DescriptionIn the future, the Galactic Federation and the pirates of planet Zebes are at war. Pirates have stolen an unknown life-form, recently discovered on the planet SR388. The life-form, designated "Metroid", is in a state of suspended animation and, according to analysis, was the cause of the complete destruction of SR388. If the Metroid ever got loose, the alien could destroy countless other systems. It is up to the space bounty hunter Samus Aran to land on Zebes and find her way through the perilous terrains of Brinstar and Norfair, destroy the Pirates, as well as their alien enforcers, Ridley and Kraid, and rid the planet of the alien life form before the pirates complete their plans of world destruction.
Using the cybernetic enhancements of her Power Suit, Samus can use a range of weapons and defenses to destroy the enemy. She can also absorb enemies powers into her Power Suit to increase her defense and chance of survival. Using her weapons and special abilities, she must find her way to the central chamber of Tourian and destroy the Mother Brain, the mysterious leader behind the Space Pirates.
- "メトロイド" -- Japanese spelling
Part of the Following Groups
- Classic NES / Famicom Mini / NES Classics releases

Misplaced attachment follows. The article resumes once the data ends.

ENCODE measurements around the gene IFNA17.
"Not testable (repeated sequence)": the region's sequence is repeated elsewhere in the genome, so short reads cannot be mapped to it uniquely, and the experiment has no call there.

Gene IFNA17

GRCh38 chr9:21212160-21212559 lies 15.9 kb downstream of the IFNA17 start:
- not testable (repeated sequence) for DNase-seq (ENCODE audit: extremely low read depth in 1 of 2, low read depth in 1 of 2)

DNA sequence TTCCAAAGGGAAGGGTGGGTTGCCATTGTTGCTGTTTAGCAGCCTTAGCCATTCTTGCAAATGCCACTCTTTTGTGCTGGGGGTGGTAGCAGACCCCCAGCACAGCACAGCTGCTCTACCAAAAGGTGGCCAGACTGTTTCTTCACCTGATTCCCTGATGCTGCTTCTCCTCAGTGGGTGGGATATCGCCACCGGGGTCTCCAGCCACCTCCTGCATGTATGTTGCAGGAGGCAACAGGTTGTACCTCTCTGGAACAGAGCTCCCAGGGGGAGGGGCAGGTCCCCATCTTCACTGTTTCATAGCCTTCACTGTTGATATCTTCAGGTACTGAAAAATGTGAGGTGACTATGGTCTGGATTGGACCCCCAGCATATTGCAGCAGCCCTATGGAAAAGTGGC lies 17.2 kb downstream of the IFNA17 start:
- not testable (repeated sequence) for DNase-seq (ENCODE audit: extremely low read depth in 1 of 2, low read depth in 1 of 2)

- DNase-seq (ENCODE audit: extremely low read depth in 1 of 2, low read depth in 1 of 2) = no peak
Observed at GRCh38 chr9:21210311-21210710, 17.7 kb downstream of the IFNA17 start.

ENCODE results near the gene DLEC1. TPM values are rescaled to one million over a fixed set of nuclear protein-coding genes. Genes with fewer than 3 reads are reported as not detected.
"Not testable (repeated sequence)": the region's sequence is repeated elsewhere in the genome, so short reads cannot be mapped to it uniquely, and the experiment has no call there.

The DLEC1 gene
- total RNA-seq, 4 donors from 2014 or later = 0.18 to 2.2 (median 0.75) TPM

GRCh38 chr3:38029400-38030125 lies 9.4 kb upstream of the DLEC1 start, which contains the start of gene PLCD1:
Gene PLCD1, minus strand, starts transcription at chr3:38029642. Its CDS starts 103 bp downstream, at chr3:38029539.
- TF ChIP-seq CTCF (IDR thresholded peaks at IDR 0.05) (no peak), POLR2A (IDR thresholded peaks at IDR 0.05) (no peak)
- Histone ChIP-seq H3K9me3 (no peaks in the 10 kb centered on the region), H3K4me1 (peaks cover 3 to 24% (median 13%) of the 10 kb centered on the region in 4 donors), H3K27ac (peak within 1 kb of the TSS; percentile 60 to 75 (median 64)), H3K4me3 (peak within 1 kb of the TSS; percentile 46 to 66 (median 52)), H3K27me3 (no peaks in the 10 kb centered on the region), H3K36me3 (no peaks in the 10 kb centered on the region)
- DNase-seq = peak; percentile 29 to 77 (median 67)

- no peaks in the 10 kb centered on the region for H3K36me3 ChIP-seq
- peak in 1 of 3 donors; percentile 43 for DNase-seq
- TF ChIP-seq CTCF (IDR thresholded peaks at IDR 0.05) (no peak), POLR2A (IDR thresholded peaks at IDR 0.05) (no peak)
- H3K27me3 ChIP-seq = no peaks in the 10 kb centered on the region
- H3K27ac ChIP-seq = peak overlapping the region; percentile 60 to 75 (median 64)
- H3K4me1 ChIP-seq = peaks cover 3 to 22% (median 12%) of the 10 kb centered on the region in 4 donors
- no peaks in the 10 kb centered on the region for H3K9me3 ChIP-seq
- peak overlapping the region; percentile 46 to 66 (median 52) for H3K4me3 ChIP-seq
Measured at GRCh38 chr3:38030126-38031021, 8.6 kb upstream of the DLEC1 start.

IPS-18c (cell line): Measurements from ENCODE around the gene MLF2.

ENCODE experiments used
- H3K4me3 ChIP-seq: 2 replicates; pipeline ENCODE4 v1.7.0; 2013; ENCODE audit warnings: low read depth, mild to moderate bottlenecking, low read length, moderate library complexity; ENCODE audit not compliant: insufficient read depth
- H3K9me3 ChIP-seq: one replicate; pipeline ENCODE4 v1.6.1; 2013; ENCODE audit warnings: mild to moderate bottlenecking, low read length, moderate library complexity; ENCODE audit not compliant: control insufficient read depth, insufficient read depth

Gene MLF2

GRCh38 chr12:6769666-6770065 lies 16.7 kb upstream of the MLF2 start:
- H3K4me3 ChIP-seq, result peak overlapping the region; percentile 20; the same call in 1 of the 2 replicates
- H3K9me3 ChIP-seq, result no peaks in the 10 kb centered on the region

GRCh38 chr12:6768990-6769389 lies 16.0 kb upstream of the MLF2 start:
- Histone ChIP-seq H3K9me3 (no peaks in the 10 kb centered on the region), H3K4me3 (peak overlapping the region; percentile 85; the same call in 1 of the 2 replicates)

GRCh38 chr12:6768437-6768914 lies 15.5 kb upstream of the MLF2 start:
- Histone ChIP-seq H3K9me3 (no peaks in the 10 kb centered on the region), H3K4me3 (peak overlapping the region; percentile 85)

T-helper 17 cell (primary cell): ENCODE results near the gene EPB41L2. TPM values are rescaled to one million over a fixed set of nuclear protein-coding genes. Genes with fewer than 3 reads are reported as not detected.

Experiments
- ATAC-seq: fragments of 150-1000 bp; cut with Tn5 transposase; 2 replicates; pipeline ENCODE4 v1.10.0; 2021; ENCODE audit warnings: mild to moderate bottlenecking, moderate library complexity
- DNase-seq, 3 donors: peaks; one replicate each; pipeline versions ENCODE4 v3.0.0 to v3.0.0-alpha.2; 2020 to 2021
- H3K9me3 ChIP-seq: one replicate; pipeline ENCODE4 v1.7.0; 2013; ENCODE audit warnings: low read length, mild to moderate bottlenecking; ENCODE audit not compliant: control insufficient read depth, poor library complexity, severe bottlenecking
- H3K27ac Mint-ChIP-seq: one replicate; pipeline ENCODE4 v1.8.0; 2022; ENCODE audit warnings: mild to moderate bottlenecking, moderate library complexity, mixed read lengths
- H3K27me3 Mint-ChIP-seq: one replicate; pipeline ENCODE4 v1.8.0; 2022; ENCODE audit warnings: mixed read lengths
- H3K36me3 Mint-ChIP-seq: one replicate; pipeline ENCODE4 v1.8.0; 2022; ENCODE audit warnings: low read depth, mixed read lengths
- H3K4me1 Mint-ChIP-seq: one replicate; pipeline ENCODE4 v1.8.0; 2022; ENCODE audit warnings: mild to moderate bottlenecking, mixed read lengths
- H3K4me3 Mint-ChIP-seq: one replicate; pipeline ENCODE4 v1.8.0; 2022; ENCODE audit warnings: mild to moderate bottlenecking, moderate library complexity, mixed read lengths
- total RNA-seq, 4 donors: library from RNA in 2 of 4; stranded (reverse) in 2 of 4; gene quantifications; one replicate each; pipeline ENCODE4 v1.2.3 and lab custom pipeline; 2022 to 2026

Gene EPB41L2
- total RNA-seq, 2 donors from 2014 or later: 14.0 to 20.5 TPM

- Game Center CX challenge games
- Gameplay feature: Multiple endings
- Genre: Explorable platformer / "Metroidvania"
- Metroid series
- Nintendo's Adventure series
- Protagonist: Female
The Press Says
|NES Archives||May 24, 2001||A||100|
|All Game Guide||1998||100|
|Nintendo Land||2003||91 out of 100||91|
|Gamestyle||Apr 05, 2008||9 out of 10||90|
|Total! (Germany)||May, 1994||1.75 out of 6||85|
|NES Times||Jan 21, 2010||8 out of 10||80|
|NES Center||2000||8 out of 10||80|
|Power Play||Mar, 1988||8 out of 10||80|
|The Video Game Critic||Apr 24, 2002||B||75|
|Tilt||Jan, 1988||12 out of 20||60|
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TriviaThe original japanese release of Metroid was for the Famicom's floppy disk accessory, which used 3/4" floppy disks instead of cartridges and never made it out of Japan. The main difference this added to the game was that the Japanese release used a file-save system while the western releases had to incorporate a password system like on the original Zelda.
The existance of this different version only added to the many urban legends that have always plagued the original Metroid (such as the secret worlds, glitches, etc.) and if I remember correctly this specific info took a major part in giving extra credit to the belief that somehow, somewhere, there was a two-player version of Metroid. Why? Because the box of the US release had a typo that advertised it as a two-player game (check out the original back-cover).
Related Web Sites
- Classic NES Series for the Game Boy Advance (Covers the line-up of the new Game Boy Advance series of NES Classics.)
- Metroid.Com (Nintendo's Ofiicial Website.)
- Metroid Wiki (A Wiki site for the Metroid series.)
- NES Player - Metroid (Metroid shrine with information about the game.)
- OC ReMix Game Profile (Fan remixes of music from Metroid.)
- The Metroid Database (A comprehensive fansite covering the entire Metroid series. From the original NES title to the current next-gen and handheld versions, this site offers more than enough information for the casual fan to the hardcore enthusiast.)